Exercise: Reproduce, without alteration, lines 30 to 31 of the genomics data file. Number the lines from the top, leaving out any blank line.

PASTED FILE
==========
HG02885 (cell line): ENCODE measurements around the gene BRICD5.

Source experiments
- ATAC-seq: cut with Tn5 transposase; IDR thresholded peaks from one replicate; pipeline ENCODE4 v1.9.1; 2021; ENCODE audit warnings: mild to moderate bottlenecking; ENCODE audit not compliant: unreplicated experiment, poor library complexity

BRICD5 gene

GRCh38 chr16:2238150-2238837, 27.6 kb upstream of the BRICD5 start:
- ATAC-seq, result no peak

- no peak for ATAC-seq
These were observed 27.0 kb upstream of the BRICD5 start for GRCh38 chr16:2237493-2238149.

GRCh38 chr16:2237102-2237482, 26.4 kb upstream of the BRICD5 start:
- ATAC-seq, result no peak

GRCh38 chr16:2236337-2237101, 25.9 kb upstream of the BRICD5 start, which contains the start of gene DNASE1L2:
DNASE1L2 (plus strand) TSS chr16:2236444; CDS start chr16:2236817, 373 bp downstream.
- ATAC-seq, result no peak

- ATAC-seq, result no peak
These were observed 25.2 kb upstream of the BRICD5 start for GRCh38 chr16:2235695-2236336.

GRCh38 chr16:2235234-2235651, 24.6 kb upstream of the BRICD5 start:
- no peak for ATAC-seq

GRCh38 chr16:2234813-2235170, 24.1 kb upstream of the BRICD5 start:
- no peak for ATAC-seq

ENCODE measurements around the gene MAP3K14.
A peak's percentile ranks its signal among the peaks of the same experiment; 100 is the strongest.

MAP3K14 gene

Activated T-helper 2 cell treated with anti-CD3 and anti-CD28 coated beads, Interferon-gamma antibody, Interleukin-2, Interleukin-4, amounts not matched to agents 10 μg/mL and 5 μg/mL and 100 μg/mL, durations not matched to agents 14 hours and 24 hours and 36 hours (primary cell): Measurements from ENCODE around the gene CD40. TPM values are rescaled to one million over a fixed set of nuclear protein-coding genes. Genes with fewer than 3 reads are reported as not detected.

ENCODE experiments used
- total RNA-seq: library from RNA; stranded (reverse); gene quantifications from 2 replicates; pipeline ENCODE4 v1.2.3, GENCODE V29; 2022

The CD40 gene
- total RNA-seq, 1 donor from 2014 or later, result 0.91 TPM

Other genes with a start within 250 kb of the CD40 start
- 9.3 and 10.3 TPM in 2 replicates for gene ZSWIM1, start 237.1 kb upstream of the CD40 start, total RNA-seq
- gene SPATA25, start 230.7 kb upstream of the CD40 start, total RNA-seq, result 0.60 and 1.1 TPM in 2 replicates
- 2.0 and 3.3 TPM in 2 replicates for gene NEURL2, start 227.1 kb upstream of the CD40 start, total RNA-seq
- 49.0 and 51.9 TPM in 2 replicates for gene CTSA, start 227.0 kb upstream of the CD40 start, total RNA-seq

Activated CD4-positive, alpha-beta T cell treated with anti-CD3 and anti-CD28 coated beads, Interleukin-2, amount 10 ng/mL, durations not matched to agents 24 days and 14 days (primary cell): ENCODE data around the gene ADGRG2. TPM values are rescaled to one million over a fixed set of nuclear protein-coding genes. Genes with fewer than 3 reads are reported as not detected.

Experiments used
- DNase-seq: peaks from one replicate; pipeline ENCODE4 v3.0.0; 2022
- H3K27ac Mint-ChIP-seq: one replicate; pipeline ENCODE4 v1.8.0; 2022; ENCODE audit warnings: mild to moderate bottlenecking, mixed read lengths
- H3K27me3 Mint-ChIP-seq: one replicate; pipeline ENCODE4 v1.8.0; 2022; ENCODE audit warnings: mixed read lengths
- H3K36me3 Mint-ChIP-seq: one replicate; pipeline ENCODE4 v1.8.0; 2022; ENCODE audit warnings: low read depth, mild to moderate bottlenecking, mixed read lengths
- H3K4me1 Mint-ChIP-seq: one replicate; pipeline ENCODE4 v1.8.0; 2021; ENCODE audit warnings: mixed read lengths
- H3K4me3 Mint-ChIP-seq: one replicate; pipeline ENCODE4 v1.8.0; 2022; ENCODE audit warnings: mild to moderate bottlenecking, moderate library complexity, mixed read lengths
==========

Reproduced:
- gene SPATA25, start 230.7 kb upstream of the CD40 start, total RNA-seq, result 0.60 and 1.1 TPM in 2 replicates
- 2.0 and 3.3 TPM in 2 replicates for gene NEURL2, start 227.1 kb upstream of the CD40 start, total RNA-seq